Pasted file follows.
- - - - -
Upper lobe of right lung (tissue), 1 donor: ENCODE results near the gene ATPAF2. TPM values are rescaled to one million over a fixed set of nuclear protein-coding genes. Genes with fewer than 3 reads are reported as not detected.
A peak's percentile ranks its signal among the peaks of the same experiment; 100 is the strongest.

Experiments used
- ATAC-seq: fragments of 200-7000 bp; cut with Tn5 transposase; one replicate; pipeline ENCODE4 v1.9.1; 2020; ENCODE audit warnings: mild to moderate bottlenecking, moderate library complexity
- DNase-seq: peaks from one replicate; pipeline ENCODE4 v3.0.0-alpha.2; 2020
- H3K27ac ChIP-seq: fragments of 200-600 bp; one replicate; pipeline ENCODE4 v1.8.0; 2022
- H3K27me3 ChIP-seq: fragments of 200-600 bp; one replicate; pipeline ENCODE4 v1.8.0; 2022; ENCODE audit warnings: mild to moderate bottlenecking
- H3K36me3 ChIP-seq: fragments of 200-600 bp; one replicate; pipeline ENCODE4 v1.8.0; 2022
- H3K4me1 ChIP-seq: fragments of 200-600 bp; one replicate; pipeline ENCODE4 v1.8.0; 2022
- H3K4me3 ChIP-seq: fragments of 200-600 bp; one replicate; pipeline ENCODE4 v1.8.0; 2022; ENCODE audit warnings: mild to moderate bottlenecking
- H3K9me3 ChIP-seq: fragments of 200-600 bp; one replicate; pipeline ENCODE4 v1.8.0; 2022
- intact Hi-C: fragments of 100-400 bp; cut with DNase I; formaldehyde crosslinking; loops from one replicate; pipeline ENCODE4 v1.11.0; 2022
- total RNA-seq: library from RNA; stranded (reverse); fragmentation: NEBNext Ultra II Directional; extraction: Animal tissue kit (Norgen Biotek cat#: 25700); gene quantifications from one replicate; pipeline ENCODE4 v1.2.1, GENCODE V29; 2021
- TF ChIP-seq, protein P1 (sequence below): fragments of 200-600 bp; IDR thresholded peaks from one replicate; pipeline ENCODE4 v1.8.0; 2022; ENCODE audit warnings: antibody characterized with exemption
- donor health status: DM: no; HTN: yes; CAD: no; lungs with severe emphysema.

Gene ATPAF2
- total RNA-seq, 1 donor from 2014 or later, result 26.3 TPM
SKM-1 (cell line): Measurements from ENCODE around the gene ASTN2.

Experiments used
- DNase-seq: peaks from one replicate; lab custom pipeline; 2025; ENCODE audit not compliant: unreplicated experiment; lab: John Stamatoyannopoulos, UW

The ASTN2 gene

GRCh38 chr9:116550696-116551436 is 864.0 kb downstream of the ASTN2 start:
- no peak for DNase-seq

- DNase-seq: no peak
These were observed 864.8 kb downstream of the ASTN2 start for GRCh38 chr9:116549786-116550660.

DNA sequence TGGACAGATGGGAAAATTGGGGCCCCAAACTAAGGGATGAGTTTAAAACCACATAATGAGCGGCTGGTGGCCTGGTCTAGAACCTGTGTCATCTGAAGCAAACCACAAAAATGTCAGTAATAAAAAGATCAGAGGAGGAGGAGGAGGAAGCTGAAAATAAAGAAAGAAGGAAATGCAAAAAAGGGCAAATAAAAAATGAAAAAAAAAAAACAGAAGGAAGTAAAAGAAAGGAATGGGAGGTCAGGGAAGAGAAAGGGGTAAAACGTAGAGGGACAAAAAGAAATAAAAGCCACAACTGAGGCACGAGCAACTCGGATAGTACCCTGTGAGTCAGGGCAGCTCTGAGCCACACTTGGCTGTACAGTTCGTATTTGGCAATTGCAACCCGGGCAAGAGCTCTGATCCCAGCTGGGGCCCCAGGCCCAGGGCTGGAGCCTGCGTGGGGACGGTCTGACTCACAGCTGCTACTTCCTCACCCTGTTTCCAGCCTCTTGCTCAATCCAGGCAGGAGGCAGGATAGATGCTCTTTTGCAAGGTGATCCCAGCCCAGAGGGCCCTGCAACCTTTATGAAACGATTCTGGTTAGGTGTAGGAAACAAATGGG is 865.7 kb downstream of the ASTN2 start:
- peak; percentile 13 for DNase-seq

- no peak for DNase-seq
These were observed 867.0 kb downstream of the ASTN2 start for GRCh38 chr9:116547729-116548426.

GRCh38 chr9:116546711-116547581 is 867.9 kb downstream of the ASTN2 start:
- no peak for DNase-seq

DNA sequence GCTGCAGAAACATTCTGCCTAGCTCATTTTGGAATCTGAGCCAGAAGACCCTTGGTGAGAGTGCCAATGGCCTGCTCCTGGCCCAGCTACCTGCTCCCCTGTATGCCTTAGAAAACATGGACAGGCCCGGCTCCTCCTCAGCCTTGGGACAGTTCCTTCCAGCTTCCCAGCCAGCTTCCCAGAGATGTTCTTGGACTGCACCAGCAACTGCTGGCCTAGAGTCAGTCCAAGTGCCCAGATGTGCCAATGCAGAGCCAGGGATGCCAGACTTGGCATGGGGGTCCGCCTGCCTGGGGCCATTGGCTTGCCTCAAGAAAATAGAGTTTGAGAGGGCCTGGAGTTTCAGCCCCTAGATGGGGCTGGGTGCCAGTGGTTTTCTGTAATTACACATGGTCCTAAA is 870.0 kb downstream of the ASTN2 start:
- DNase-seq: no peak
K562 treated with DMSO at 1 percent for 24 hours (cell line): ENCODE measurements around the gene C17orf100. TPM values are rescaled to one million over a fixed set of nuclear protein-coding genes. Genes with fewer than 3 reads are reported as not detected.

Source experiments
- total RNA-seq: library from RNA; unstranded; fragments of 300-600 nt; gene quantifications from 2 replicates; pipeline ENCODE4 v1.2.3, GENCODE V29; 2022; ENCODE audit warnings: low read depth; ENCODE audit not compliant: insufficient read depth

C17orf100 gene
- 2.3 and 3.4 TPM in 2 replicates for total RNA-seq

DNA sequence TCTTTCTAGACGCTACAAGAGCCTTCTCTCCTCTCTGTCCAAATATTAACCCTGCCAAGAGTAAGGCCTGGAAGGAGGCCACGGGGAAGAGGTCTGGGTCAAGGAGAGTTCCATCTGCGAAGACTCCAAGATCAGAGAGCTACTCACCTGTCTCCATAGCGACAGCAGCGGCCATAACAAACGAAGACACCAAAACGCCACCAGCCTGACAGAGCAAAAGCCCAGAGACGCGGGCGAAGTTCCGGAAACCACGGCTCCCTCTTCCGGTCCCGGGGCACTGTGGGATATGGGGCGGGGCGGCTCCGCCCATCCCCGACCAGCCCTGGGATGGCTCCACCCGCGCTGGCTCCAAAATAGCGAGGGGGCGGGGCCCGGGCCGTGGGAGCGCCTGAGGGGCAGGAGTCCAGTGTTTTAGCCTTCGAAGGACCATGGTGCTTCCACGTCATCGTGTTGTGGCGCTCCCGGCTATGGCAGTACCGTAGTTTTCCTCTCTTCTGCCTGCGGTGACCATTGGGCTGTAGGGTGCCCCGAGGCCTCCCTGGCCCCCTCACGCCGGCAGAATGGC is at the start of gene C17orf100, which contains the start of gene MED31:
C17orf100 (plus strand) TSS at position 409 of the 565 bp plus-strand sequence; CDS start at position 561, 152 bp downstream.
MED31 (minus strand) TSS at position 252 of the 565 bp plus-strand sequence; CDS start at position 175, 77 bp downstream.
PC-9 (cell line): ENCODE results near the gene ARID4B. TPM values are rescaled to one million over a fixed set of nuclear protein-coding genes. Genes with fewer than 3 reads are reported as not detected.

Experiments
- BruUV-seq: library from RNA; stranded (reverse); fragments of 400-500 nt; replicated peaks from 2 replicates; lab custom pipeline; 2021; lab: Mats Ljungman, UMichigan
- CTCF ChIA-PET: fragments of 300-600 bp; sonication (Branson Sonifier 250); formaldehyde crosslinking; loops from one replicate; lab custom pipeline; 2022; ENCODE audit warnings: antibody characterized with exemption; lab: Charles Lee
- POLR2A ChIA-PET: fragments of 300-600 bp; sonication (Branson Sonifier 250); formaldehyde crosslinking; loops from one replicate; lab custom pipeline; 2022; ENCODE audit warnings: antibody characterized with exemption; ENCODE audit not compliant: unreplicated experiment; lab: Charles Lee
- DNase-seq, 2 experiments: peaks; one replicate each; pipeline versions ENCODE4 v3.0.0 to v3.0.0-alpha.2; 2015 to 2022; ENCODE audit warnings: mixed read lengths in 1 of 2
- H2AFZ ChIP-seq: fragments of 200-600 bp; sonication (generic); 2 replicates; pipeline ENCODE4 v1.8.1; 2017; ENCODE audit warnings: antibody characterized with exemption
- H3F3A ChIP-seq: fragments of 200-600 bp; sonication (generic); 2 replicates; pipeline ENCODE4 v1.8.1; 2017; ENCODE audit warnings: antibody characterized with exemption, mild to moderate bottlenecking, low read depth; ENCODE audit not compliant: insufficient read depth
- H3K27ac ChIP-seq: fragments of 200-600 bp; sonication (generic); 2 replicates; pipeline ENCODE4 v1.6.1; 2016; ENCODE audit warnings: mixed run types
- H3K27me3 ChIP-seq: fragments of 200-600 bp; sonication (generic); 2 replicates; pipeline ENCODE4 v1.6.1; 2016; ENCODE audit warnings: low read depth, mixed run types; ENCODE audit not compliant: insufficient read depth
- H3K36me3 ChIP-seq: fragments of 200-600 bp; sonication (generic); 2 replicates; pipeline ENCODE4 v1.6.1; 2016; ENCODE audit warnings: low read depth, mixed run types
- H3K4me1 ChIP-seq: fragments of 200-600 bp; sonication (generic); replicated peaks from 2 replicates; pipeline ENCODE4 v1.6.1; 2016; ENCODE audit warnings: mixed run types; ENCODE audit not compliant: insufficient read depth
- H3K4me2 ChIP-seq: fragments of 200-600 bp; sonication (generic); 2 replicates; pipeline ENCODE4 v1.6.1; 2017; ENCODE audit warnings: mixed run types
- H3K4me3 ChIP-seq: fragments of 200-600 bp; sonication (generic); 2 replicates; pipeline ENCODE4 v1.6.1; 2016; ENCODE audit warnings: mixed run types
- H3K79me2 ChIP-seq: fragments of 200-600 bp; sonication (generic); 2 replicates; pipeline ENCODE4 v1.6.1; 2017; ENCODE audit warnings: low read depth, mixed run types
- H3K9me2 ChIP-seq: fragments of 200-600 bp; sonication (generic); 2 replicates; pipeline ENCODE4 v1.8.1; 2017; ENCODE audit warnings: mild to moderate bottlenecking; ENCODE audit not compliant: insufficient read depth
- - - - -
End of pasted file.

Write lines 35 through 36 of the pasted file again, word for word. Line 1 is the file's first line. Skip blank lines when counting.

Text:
Source experiments
- total RNA-seq: library from RNA; unstranded; fragments of 300-600 nt; gene quantifications from 2 replicates; pipeline ENCODE4 v1.2.3, GENCODE V29; 2022; ENCODE audit warnings: low read depth; ENCODE audit not compliant: insufficient read depth